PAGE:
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Nested functions in c++?

P: n/a
Hello,
code like this:

int f1(int x){
int f2(int y){
return y*y;
}

if(x > 0)
return f2(x);
else
return -1;
}
is invalid. functions cannot have nested functions in c++. I read
comparison d vs other programming languages
http://www.digitalmars.com/d/comparison.html
it says that d has nested functions and other s don't. But I always
used a construct that gives effect of nested function, and I'd like to
ask if such code is valid according to the standard.

int f1(int x){
struct {
int operator()(int y){ return y*y; }
} f2;

if(x > 0)
return f2(x);
else
return -1;
}

Thanks

Jul 23 '05 #1
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7 Replies


P: n/a
bl******@mail.ru wrote:
code like this:

int f1(int x){
int f2(int y){
return y*y;
}

if(x > 0)
return f2(x);
else
return -1;
}
is invalid. functions cannot have nested functions in c++.
[...potential flame bait removed...] I always
used a construct that gives effect of nested function, and I'd like to
ask if such code is valid according to the standard.

int f1(int x){
struct {
int operator()(int y){ return y*y; }
} f2;

if(x > 0)
return f2(x);
else
return -1;
}


The code is valid.

Nested functions sometimes have other properties (qualities) that local
classes don't, like access to all automatic variables declared in the
scopes surrounding the one that contains the function. You cannot easily
achieve that with local classes. Of course, the usefulness of being able
to access "automatic" variables depends on whether you actually need it.
And apparently, all C++ programmers learned to live without it.

V
Jul 23 '05 #2

P: n/a
* bl******@mail.ru:
... I always
used a construct that gives effect of nested function, and I'd like to
ask if such code is valid according to the standard.

int f1(int x){
struct {
int operator()(int y){ return y*y; }
} f2;

if(x > 0)
return f2(x);
else
return -1;
}


Yes, although for efficiency I wouldn't code it like that.

It's not quite the same as a nested function in a language like e.g. Pascal.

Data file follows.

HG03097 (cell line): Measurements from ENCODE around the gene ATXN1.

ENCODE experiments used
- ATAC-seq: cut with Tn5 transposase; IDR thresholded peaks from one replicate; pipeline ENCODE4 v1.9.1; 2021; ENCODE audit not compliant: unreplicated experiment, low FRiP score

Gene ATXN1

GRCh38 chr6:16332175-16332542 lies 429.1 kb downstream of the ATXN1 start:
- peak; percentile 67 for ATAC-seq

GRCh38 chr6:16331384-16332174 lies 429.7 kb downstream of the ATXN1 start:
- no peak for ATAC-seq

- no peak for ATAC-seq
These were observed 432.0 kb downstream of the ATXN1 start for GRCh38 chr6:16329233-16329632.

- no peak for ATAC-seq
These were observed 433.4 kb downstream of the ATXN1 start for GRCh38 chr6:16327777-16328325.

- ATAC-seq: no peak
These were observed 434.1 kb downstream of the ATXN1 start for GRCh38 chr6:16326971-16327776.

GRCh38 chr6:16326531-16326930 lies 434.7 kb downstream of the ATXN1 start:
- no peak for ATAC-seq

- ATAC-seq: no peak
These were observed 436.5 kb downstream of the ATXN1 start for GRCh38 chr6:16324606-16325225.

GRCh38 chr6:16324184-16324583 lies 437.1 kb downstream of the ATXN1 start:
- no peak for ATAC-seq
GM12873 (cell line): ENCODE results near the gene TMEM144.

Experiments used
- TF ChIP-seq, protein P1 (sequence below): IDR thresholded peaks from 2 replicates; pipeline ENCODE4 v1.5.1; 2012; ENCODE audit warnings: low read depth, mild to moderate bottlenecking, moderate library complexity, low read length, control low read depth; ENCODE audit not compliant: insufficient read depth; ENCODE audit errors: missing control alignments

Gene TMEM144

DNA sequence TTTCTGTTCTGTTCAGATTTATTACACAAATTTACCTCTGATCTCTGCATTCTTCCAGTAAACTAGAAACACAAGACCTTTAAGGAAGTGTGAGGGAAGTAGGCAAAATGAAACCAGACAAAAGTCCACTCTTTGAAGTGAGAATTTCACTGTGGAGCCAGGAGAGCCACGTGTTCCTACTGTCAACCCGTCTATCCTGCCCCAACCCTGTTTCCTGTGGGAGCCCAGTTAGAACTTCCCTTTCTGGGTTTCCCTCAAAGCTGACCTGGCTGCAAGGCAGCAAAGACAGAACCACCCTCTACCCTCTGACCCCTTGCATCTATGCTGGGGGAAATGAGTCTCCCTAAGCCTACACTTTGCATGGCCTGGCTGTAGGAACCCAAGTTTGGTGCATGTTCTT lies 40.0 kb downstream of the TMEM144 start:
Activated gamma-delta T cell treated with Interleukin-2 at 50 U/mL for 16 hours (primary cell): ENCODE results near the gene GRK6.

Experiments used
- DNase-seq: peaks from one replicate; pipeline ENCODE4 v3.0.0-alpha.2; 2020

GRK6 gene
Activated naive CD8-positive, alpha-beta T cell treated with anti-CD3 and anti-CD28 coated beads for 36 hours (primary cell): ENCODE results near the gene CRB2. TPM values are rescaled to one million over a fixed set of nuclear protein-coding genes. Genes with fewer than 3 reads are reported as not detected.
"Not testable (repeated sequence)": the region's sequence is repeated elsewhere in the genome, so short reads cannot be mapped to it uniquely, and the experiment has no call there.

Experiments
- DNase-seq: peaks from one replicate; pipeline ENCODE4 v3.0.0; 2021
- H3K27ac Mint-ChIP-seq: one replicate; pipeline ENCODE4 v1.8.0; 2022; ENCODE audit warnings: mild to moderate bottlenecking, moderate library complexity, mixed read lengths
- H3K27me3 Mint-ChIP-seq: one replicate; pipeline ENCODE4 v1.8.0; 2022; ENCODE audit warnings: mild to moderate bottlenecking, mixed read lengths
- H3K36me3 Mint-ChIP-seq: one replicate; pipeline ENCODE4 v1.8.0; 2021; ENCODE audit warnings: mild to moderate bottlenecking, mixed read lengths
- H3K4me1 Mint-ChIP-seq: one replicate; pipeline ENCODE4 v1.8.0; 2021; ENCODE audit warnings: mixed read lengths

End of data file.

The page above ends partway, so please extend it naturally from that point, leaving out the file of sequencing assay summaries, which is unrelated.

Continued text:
Most important, the local class' members don't have access to the outer
function's arguments.

Second, the local class has internal linkage, and so cannot be used as a
template argument, and that also goes for the class members.

Third (although that has nothing to do with nested functions), AFAIK there's no
way to provide out-of-class definitions of members of a local class.

--
A: Because it messes up the order in which people normally read text.
Q: Why is it such a bad thing?
A: Top-posting.
Q: What is the most annoying thing on usenet and in e-mail?
Jul 23 '05 #3

P: n/a

<bl******@mail.ru> wrote in message
news:11**********************@l41g2000cwc.googlegr oups.com...
Hello,
code like this:

int f1(int x){
int f2(int y){
return y*y;
}

if(x > 0)
return f2(x);
else
return -1;
}
is invalid. functions cannot have nested functions in c++. I read
comparison d vs other programming languages
http://www.digitalmars.com/d/comparison.html
it says that d has nested functions and other s don't. But I always
used a construct that gives effect of nested function, and I'd like to
ask if such code is valid according to the standard.

int f1(int x){
struct {
int operator()(int y){ return y*y; }
} f2;

if(x > 0)
return f2(x);
else
return -1;
}


Yes, it is valid. But it lacks the point of a true nested function - being
able to access the local variables of the enclosing function:

int f1(int x){
int f2(int y){
return x*y; // note we're accessing parameter 'x' here
}

if(x > 0)
return f2(x);
else
return -1;
}

C++ programs often emulate this behavior using either macros or by passing
references to local variables as extra parameters to f2(). But having a true
nested function capability makes the code cleaner and more straightforward
to write.
Jul 23 '05 #4

P: n/a
They have some support for accessing local variables of outer functions
in Boost called Adaptive Closures. This of course is not the same as
with nested functions, but allows you to get access to some variables of
the outer stack frame (especially useful when you can't change the
signature).